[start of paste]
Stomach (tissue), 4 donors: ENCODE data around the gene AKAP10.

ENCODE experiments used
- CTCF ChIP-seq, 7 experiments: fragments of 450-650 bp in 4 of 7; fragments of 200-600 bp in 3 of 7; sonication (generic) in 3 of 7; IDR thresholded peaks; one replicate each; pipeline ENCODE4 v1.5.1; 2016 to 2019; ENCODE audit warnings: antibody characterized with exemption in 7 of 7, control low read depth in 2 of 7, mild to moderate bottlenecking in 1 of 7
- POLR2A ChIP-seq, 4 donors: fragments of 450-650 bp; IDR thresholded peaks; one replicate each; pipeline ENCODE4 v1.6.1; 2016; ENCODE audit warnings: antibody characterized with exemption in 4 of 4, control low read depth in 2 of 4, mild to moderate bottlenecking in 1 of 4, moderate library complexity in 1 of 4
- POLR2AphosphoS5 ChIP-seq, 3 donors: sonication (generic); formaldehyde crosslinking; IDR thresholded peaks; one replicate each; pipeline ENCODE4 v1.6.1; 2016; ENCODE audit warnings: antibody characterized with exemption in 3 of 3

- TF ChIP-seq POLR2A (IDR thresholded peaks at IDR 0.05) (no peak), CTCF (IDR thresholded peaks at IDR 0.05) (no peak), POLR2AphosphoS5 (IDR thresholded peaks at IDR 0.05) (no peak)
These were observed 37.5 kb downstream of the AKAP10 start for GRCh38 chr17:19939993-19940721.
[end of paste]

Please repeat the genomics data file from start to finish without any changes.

Stomach (tissue), 4 donors: ENCODE data around the gene AKAP10.

ENCODE experiments used
- CTCF ChIP-seq, 7 experiments: fragments of 450-650 bp in 4 of 7; fragments of 200-600 bp in 3 of 7; sonication (generic) in 3 of 7; IDR thresholded peaks; one replicate each; pipeline ENCODE4 v1.5.1; 2016 to 2019; ENCODE audit warnings: antibody characterized with exemption in 7 of 7, control low read depth in 2 of 7, mild to moderate bottlenecking in 1 of 7
- POLR2A ChIP-seq, 4 donors: fragments of 450-650 bp; IDR thresholded peaks; one replicate each; pipeline ENCODE4 v1.6.1; 2016; ENCODE audit warnings: antibody characterized with exemption in 4 of 4, control low read depth in 2 of 4, mild to moderate bottlenecking in 1 of 4, moderate library complexity in 1 of 4
- POLR2AphosphoS5 ChIP-seq, 3 donors: sonication (generic); formaldehyde crosslinking; IDR thresholded peaks; one replicate each; pipeline ENCODE4 v1.6.1; 2016; ENCODE audit warnings: antibody characterized with exemption in 3 of 3

- TF ChIP-seq POLR2A (IDR thresholded peaks at IDR 0.05) (no peak), CTCF (IDR thresholded peaks at IDR 0.05) (no peak), POLR2AphosphoS5 (IDR thresholded peaks at IDR 0.05) (no peak)
These were observed 37.5 kb downstream of the AKAP10 start for GRCh38 chr17:19939993-19940721.